Madame Bovary (Review)

Book cover for "Madame Bovary" by Gustave Flaubert.Title: Madame Bovary

Author: Gustave Flaubert

Publication Year: 1994 (originally published: 1857)

Pages: 304

Genre: Fiction

Source: Copy from my shelf that I’ve had since I was a teenager

From the cover:

Madame Bovary is Flaubert’s flawless tale of human bondage. The author’s realistic and explicit descriptions of the fall of Emma Bovary into adultery, debt and eventual death at her own hand, shocked the establishment of the time and the author and his publisher were prosecuted for irreligion and immorality. Their acquittal, after a sensational trial, ensured that the book enjoyed an immediate succes de scandale.

However, it is the author’s treatment of style and aesthetics, as well as a new realism, which established the book not only as a milestone in the development of the modern novel but also as a classic of world literature.

Honestly, I’m glad that I read this as part of a read-a-long. I say that because I never would have finished the book if I wasn’t trying to keep up with other people.

I’ve had a copy of Madame Bovary in my possession since sometime in high school, and at some point in the last few years, I actually acquired a second copy. I chose the first of these to read this time, since it was in better condition and was published more recently. As it turns out, it may also have been this edition that was part of my problems with reading this book.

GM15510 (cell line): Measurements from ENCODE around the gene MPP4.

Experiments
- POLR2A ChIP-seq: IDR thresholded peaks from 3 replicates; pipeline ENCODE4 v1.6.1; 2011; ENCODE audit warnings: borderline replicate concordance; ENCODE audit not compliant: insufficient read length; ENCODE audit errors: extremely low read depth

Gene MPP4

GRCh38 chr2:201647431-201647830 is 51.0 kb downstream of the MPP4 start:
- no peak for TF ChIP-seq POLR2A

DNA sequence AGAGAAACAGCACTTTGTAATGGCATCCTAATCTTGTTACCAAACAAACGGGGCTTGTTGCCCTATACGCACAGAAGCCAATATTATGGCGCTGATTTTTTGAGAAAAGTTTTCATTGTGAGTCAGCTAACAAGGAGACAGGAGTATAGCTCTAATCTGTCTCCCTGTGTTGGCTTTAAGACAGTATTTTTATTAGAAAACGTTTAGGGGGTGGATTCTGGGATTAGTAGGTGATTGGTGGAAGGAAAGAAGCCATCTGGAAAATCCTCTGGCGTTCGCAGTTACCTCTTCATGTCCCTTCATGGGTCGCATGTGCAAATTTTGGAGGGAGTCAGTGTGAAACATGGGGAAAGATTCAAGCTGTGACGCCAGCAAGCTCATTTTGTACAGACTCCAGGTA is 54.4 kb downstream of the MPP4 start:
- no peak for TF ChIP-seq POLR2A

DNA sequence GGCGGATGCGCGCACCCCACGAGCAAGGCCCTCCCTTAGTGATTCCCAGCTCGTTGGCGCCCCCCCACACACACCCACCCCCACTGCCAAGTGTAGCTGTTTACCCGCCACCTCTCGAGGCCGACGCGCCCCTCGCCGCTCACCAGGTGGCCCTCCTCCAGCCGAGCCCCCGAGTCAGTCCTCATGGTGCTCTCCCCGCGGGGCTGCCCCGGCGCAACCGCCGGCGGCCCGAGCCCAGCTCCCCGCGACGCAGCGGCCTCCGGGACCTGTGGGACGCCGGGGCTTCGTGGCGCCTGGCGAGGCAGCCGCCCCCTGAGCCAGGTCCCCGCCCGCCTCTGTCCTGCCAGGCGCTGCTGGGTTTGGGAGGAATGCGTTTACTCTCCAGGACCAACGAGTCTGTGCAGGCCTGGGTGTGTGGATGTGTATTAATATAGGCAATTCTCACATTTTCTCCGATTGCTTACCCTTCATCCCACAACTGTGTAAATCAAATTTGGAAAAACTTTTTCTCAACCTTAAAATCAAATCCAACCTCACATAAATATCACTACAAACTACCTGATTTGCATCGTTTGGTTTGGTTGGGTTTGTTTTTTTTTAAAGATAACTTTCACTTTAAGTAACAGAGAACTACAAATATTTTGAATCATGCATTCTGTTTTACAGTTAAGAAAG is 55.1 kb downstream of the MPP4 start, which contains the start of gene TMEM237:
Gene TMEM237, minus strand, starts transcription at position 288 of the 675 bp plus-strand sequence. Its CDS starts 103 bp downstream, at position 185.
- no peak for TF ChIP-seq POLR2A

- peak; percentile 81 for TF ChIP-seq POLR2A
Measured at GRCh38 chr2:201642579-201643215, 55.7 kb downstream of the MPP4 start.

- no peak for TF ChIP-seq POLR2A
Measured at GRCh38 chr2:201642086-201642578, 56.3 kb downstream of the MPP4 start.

The prose was usually overly descriptive, convoluted, and often confusing. It was hard to tell in many places who was speaking, because (either due to Flaubert or the translator) it wasn’t always clear who was speaking, since the speaker would often be identified only once in the span of a few pages, or there would be multiple characters in the scene and only “he” or “she” used to identify when someone was speaking or doing something. Needless to say, my confusion was definitely a factor in my lack of enjoyment of this book.

I was also irritated by the characters: not a single one of them got my sympathy or allowed me to relate to them. I felt the most like I was supposed to empathize with Emma, but I found that extremely hard to do with her over-the-top emotions and the way that she treated everyone around her.

Maybe it was just my experience with this translation, so I might try reading Madame Bovary again at a later date with a different translation. As it stands, though, I was seriously unimpressed with what I had understood to be a great work of classic literature.



5 thoughts on “Madame Bovary (Review)”

  1. I remember having difficulty with who was speaking when with this book as well, although I enjoyed it more than you so maybe I had a better translation? Hard for me to remember because I read it in high school.

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